Quantcast
  • We invite you to join UKWorkshop.
    Members can turn off viewing Ads!

Not really I jig but a method to use the router table with..

UKworkshop.co.uk

Help Support UKworkshop.co.uk:

Hudson Carpentry

Established Member
Joined
4 Nov 2010
Messages
2,289
Reaction score
0
Location
Nottingham, UK
Not really sure you could say this is a jig but more a method.

Sorry if this is common knowledge or even been covered before but after a job came in I had to think to get over a problem and this is what I came up with.

A customer wanted some kitchen doors building to the same spec and profiles as there current. Looking at the panel profile it was a normal classic ogee pattern. Any how after running my cutter in a test piece it was obviously around 5mm shorter then the profile the door they came with as an example.

I searched and search on the net and couldn't find a set of or any one cutter that did this pattern to the size in the example door. My plan was to use the closest and then a straight flute cutter to make the rest to the correct size. Its not a perfect match but good enough to fool the eye.

However, as the closest match I have found wasn't a set that cut the Stile & Rails I had to adapt. The door has a curved top rail also, so just using the fence wasn't going to work when using a straight cutter or slot cutters which are both non bearing.

This is what I came up with. I hope its of help to someone.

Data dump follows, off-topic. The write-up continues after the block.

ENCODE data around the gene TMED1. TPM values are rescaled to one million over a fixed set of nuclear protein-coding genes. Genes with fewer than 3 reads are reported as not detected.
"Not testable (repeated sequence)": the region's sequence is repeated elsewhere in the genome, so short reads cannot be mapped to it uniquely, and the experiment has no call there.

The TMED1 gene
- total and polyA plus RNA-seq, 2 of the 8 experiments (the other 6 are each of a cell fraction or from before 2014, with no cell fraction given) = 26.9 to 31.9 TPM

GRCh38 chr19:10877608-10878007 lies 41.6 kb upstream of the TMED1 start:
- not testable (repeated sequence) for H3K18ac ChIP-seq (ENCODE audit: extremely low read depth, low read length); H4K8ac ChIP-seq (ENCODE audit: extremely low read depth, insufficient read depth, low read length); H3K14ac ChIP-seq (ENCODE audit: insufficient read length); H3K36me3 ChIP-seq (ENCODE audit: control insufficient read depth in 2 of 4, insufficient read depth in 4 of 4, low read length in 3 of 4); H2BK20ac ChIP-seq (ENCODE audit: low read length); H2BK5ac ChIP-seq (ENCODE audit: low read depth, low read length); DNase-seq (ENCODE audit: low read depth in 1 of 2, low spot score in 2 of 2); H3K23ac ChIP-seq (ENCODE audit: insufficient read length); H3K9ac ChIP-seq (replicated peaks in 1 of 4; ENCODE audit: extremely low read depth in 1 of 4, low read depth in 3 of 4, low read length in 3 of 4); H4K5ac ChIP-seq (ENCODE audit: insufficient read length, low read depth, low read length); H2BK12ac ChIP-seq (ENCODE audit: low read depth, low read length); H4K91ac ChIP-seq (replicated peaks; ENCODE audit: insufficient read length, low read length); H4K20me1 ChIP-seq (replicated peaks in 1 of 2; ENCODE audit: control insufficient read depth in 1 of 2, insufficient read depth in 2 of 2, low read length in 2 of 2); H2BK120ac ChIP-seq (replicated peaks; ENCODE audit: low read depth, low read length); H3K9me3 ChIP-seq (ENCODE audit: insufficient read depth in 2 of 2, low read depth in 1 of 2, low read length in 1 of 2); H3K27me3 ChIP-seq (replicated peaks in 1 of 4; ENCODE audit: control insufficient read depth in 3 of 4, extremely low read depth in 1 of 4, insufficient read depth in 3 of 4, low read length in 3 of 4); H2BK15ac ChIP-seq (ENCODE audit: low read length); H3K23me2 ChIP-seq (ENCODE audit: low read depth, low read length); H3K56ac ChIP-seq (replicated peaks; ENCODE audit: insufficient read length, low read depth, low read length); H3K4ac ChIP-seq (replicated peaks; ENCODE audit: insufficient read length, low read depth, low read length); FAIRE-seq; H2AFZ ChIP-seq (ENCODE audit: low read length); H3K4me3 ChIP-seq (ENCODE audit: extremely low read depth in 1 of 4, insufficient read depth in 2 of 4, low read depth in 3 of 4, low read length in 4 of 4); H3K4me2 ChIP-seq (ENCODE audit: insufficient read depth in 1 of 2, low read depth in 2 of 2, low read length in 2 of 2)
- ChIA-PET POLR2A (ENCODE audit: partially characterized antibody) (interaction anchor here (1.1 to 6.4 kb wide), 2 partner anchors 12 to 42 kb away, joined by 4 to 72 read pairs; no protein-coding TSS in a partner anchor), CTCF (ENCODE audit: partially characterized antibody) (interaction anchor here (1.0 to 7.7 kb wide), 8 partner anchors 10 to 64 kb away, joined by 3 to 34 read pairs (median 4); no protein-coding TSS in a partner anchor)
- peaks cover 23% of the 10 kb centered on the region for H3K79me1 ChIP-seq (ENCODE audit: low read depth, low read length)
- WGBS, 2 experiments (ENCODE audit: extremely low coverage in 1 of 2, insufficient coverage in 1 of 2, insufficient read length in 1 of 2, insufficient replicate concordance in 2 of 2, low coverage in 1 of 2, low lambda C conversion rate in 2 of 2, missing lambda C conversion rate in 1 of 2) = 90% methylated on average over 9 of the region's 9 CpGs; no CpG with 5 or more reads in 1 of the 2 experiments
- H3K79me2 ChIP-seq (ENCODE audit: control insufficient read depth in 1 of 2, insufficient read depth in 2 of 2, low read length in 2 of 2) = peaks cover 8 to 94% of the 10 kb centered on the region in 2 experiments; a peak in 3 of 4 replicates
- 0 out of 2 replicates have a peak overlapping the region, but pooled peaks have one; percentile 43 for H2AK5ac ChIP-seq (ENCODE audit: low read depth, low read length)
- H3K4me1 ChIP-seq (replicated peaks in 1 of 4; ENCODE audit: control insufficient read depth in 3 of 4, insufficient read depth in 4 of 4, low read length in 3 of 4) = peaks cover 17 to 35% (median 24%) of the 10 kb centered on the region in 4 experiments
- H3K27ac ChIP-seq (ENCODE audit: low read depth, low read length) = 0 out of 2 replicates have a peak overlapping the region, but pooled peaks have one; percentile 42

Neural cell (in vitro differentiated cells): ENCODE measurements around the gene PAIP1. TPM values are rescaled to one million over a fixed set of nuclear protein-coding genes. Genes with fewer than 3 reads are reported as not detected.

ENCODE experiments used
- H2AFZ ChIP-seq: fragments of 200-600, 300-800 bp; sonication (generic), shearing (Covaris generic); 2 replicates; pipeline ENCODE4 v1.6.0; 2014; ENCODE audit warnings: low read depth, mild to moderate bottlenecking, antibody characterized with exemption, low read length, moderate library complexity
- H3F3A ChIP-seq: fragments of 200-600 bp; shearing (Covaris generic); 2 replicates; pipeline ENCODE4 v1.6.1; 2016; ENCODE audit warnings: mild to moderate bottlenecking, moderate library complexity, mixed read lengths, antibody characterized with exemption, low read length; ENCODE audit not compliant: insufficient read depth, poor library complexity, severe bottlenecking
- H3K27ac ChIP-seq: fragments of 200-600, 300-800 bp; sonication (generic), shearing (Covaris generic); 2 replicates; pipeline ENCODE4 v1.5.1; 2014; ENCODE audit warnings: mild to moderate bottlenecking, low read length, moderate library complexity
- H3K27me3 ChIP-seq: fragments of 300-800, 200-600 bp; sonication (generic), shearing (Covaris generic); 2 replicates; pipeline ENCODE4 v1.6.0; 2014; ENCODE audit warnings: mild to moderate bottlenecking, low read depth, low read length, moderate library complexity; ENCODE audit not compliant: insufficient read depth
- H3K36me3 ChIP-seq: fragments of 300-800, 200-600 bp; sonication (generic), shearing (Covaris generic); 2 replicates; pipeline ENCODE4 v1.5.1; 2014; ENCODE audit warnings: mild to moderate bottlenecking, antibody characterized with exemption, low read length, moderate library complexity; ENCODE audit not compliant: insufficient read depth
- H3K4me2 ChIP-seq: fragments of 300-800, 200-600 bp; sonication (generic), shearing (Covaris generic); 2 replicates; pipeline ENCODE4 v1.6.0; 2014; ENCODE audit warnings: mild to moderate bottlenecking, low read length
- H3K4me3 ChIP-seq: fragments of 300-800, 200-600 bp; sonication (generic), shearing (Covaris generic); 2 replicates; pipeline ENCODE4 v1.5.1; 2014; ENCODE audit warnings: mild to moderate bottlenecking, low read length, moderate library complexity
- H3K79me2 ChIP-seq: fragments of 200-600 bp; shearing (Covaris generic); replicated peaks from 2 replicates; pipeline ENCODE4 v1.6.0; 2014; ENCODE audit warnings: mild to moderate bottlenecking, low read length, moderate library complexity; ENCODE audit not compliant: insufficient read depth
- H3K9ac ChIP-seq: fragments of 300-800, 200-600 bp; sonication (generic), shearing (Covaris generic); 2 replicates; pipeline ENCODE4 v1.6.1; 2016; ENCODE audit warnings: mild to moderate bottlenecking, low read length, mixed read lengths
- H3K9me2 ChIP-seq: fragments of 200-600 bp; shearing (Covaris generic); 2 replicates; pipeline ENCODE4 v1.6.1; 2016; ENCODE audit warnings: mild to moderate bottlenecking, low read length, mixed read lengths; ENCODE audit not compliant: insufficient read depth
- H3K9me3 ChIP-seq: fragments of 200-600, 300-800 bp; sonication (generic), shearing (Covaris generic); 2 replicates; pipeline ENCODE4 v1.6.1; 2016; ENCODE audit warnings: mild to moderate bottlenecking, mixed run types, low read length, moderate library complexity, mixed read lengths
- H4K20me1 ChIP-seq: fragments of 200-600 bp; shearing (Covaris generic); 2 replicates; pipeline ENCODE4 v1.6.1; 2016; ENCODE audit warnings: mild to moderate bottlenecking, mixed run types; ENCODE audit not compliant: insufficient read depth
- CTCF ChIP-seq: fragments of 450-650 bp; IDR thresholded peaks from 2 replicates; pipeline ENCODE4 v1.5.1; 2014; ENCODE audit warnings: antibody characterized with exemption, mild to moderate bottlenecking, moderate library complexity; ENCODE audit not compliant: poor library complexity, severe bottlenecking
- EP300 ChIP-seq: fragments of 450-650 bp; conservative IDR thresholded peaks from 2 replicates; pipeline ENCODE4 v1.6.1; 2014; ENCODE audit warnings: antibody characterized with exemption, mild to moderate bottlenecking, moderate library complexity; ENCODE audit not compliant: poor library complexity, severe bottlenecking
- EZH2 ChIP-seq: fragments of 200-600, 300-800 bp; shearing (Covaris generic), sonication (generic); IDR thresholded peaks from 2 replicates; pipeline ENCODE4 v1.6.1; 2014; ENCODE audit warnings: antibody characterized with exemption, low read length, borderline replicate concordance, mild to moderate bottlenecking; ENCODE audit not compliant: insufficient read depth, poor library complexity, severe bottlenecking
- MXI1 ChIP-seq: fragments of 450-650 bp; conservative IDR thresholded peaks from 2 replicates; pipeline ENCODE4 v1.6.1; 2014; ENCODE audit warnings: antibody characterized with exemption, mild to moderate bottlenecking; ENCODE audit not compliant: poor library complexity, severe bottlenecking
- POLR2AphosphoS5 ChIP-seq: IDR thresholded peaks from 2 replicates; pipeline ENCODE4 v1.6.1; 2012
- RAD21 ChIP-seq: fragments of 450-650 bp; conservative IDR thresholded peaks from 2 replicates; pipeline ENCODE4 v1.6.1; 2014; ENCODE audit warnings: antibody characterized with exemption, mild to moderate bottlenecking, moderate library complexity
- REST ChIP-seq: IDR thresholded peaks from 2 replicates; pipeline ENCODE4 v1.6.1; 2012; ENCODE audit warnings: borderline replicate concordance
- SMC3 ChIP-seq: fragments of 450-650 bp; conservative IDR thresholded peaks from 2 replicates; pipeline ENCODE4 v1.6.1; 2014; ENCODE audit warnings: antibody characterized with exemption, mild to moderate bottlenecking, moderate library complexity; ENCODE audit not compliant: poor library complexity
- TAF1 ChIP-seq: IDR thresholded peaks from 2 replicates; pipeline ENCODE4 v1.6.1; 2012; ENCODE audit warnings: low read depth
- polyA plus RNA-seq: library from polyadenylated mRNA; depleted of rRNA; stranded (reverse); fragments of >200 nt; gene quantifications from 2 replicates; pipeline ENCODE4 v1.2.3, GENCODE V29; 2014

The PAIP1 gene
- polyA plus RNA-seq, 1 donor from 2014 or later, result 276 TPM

Straight cutter with a "guide point" and it in use (well not turned on).
routerM1.jpg

routerM2.jpg


This is the slot cutter cutting a slot to accept the centre panel.
The extra block is to stop the guide point moving, with it having to be at an angle due to the cutters centre nut, it moved quite easy, the extra block stopped it.
routerM3.jpg


One of the completed doors, customer is going to paint, hence the filler where there was some brake out.
routerM4.jpg
 

Attachments

RogerP

Established Member
Joined
7 Jan 2011
Messages
3,785
Reaction score
2
Location
Gloucester
I've used a somewhat similar scheme on a bandsaw but not thought about adapting it for a router table. Could be handy in several situations. :)
 

mailee

Established Member
Joined
26 Jun 2005
Messages
5,502
Reaction score
0
Location
grimsby Humberside
I have a similar idea I use on my router table. Mine consists of a point like yours but it is mounted to a square piece of MDF which I clamp to the fence and then move the fence forward to the distance from the cutter. I also made a similar jig for the base of my hand held router. This was to copy a kitchen door profile too. :wink:
 
Top